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Oil prices are about to crash if production is not cut dramatically. With much of the world shutting down, the demand for crude has dropped to the point where they are running out of storage. Many in the U.S. oil patch have to continue producing to cover fixed overhead costs and cannot afford to stop pumping.

To me this was never an industry suitable for investment. Exxon used to be a well managed company with a pristine balance sheet in the late 90's but then they bloated their balance sheet with debt by buying back stock and paying dividends by issuing debt. I wouldn't touch the stock or the debt.

"In 2019, Exxon produced $6.6 billion in free cash flow and spent $14.7 billion on dividend payments. Analysts at the Institute for Energy Economics and Financial Analysis (IEEFA) wrote after the earnings report that the deficit between the company’s free cash flow and its dividend payments is expanding rapidly."

Yet the rating agencies still maintain a AAA/AA+ rating on their debt. With the situation in 2020 much worse, the CEO stated not too long ago:

"CEO Darren Woods said on the company’s earnings call that the company has “a commitment with our shareholders to provide a reliable and growing dividend.” He also defended the strategy of investing to grow production."

This guy is as delusional as Boeing's CEO who continued to pay dividends by issuing debt while the 737 Max remained grounded. We all know how that turned out.

Low interest rates led to over-investment in this sector to the point where the world has too many offshore rigs, drilling ships, land rigs, and other infrastructure. While the oil industry has been consolidating shareholders and bond holders are getting wiped out in the process.

The long term future is even more grim when you consider that 70 percent of the demand for crude is from automobiles and the industry is shifting to electric vehicles. Battery prices are falling and EV ranges are increasing. The day EV ranges are in excess of 450 miles, it becomes a viable replacement for gasoline powered cars.

Fund managers just don't want to own energy stocks and have been dumping them. In such situations you would think they would become value stocks, but with balance sheets bloated with debt and shrinking cash flow due to low oil prices, they are going to get wiped out. I have been telling people I know to avoid this sector (including MLPs) for many years. I will continue to tell people don't even look at this sector. It's worse than dead money, it will take your investment to zero pretty fast. Investing in oil today is like investing in Eastman Kodak in the late 90's.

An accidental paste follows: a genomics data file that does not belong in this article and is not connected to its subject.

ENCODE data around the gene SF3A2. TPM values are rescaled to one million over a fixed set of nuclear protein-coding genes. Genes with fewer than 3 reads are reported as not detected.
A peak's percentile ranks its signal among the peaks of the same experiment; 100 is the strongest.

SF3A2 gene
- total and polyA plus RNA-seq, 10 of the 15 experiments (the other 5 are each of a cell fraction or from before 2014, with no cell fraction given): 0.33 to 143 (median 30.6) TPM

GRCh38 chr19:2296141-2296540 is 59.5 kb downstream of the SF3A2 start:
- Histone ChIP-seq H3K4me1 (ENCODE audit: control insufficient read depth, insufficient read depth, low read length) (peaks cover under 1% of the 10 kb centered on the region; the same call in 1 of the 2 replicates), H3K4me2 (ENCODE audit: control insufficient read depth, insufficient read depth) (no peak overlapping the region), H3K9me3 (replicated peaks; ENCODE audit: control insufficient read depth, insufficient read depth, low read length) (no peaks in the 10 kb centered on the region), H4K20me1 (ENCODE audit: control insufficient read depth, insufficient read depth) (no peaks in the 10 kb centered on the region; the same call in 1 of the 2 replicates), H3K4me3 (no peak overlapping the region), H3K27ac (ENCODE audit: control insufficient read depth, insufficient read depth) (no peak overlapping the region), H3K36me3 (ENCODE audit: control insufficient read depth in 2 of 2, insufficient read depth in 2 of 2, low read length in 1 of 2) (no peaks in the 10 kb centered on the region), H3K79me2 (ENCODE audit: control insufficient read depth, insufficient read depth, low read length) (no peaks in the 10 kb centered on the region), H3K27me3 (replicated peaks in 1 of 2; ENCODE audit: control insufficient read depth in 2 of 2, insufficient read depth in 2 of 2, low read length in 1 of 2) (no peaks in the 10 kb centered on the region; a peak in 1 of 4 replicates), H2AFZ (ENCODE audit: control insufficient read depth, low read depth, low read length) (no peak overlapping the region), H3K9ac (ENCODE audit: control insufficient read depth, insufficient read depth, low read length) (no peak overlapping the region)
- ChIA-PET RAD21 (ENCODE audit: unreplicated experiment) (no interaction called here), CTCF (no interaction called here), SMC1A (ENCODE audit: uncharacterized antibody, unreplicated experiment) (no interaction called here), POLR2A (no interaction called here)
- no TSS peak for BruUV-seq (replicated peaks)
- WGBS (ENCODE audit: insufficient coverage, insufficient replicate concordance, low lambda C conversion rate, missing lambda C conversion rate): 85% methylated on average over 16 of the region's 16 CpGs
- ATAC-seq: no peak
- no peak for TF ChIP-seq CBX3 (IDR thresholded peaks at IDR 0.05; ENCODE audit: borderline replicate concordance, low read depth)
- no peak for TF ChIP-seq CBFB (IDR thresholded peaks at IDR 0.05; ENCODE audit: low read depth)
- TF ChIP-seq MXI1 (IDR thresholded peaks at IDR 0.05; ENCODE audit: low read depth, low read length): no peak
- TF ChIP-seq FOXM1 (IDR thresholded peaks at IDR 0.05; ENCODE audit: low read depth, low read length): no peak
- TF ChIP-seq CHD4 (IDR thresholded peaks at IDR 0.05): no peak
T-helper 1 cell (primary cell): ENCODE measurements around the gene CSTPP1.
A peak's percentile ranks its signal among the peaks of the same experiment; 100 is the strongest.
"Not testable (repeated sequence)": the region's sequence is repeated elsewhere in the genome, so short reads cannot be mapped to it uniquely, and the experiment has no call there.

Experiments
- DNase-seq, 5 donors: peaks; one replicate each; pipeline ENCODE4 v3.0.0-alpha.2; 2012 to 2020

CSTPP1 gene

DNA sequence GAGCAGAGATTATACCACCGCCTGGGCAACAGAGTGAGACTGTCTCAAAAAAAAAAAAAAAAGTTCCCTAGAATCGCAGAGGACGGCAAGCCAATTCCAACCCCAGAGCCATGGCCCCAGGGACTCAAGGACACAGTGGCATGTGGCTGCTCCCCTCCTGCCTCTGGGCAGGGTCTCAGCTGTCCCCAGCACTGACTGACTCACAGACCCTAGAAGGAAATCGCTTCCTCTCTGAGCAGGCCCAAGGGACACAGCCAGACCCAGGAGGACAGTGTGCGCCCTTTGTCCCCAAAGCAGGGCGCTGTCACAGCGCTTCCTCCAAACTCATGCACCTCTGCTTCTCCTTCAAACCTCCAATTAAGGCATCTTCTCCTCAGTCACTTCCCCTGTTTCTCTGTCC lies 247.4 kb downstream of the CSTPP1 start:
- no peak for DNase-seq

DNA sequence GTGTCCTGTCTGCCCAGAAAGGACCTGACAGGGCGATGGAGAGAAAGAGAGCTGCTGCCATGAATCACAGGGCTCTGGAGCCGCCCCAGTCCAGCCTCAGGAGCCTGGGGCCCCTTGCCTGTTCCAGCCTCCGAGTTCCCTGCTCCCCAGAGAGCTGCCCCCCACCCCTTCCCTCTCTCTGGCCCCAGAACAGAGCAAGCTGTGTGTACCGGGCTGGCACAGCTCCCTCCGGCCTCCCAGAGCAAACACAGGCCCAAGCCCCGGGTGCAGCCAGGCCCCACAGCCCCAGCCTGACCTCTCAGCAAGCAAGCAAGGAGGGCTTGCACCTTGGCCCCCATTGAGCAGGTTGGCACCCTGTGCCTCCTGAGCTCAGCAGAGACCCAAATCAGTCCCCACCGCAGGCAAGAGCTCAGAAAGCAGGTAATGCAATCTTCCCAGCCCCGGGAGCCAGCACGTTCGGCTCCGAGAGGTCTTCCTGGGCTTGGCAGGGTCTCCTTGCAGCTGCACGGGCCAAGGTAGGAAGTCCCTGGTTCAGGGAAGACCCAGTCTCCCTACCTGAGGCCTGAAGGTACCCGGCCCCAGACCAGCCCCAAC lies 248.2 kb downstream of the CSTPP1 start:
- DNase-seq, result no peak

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Old 03-26-2020, 11:23 PM   #17
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I worked at XOM back in the early 2000's for 1-1/2 years, and held on to a small number of shares. Although the dividends have been steady, I never would of thought that the cost basis from 2001 would be higher than what it is now.

I am thinking my sell order at $80 may not happen in my lifetime. I am probably just going to take the loss once I see that they are cutting dividends, which I figure will be expected.
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Old 03-27-2020, 03:27 AM   #18
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Seems like the question is whether its all priced in already. I've nibbled on a couple ETFs FENY & IXC, both of which currently have almost 9% yields.

Pre-supposing dividend cuts, let's say it drops to 5%. Nice yield and company shares are already pounded.

World isn't going to stop using oil anytime soon and this MAD play between Russia and Saudi won't go on forever. This will normalize, but it will take a while.

Full disclosure, I've put a less than 1% of my money to work on this theory so far and my outstanding buy orders are place -10% to the current market. I'm not betting the ranch and expect volatility. Just mucking about in a down market.
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Old 03-27-2020, 05:17 AM   #19
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The XOM retirees I have worked with in the past have a hard time selling any of their stock. It has been too good to them over the years. From my experience, many had over 70% of their net worth tied up in XOM .
Have them look at a GE stock chart.
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Old 03-27-2020, 05:26 AM   #20
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Personally, I would not touch oil with a six-foot pole right now.

The geopolitical outcome is going to be interesting and a bit scary. How long can the Saudi's keep their people happy before they run out of bank? Will Iran attempt to launch a knockout blow to neighboring oil fields so that they become the world's provider of oil for their beleaguered economy? How will the Russian economy perform when their hard currency machine collapses along with hospitals? If Venezuelans think they have it bad now, just wait as their economy collapses even further and covid-19 does its thing.